- The second version of Tesla's grid-scale battery began shipping to customers in September, the electric vehicle and energy storage company said in a blog post Thursday.
- Tesla said two high-profile storage projects have already received the Powerpack 2.0 — Southern California Edison's 80 MWh Mira Loma project and the Kauai Island Utility Cooperative's 52 MWh solar-plus-storage project, which is being constructed with SolarCity.
- The company said the new battery has twice the energy density of its predecessor, but performance details such as cycle life and degradation rates were not made available. The company is expected to unveil a residential solar-plus-storage offering in a highly-anticipated event on Friday evening.
Tesla preempted its Friday night energy storage event by releasing new details on its grid-scale batteries.
The company said batteries for the SCE and KIUC projects are being constructed in its gigafactory — the massive manufacturing facility in Nevada that Tesla says is key to achieving economies of scale for batteries.
When Tesla signed its storage contract with SCE, it credited the factory with allowing it to meet the project's aggressive deployment schedule, which seeks to activate the batteries before year's end to help mitigate for natural gas shortages in Los Angeles caused by the Aliso Canyon methane leak.
The KIUC project is also using the batteries for what is expected to be the world's first dispatchable solar PV project, using 52 MWh of batteries to shift the generation from a 13 MW solar facility into the evening hours when demand is greatest.
Though price details were not released, Tesla said a new battery module and power electronics have helped the company cut battery costs, making the product a "cost-competitive alternative to other traditional utility infrastructure solutions." The company also spotlighted a new proprietary inverter that it called the "lowest cost, highest efficiency and highest power density utility-scale inverter on the market."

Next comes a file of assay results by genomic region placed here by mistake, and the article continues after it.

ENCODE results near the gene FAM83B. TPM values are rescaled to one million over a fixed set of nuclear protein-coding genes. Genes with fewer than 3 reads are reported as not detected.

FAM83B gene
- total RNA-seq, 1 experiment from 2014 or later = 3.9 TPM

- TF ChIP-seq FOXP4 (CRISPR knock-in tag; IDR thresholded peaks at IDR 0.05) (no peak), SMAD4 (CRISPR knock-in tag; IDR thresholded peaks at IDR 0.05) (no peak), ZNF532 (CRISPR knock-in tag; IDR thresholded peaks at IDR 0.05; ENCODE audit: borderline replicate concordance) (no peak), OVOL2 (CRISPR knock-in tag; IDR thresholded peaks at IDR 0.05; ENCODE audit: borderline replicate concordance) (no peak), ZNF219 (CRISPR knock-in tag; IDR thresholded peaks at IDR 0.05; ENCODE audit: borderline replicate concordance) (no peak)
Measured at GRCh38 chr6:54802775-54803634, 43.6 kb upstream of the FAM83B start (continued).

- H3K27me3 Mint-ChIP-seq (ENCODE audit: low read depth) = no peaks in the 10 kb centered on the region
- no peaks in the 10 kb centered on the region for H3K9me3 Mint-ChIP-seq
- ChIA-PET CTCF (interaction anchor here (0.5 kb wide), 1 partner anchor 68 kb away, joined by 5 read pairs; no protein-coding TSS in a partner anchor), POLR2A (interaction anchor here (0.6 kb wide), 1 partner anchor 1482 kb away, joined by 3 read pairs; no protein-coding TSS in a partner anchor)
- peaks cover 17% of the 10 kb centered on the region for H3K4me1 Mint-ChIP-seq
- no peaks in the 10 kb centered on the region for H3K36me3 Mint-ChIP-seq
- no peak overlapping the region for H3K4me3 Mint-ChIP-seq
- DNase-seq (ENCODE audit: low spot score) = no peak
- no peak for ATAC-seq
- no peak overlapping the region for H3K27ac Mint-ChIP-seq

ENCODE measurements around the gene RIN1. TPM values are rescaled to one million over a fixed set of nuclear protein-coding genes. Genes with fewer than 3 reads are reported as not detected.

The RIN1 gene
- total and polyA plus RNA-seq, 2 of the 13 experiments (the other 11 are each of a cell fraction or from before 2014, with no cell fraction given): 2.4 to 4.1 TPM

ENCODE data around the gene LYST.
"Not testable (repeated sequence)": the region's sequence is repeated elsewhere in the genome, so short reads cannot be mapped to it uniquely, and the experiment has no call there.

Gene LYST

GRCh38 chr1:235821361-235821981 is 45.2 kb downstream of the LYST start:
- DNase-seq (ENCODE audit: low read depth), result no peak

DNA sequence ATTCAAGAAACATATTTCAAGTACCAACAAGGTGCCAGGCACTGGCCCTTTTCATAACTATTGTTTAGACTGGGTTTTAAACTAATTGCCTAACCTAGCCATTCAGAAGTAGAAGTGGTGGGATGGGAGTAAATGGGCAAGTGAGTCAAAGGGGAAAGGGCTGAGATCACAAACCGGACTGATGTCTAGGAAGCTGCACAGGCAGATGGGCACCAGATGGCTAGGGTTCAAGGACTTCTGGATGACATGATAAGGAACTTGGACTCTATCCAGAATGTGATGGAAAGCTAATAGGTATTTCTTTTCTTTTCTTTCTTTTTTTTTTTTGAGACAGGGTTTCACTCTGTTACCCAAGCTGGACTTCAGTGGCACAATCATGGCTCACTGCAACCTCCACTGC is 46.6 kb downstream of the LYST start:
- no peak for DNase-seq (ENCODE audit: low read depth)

"The Tesla inverter paired with the Powerpack 2 allows storage to be available to the utility industry at price points and with functionality previously unknown," Tesla said in the blog post.
Tesla says the battery has twice the energy density of the original Powerpack, which came in 100 kWh modules designed to be stacked to the customer's needed capacity. But a higher density could potentially be achieved through simple changes, such as altering the size of a custom battery enclosure. Other performance details, such as how quickly the battery would degrade under different uses, were not released.
Lifting the lid on the new Powerpack battery could mean Tesla wants to save the media attention at its Friday event for a new residential solar-plus-storage offering it is expected to announce with SolarCity. The two companies are currently trying to merge, with shareholders set to vote on the deal on Nov. 17.
Utility Dive will be at the event in Los Angeles, which is scheduled for 5:30 p.m. Pacific Time. Tesla says it will live stream the event on the company website. Stay tuned.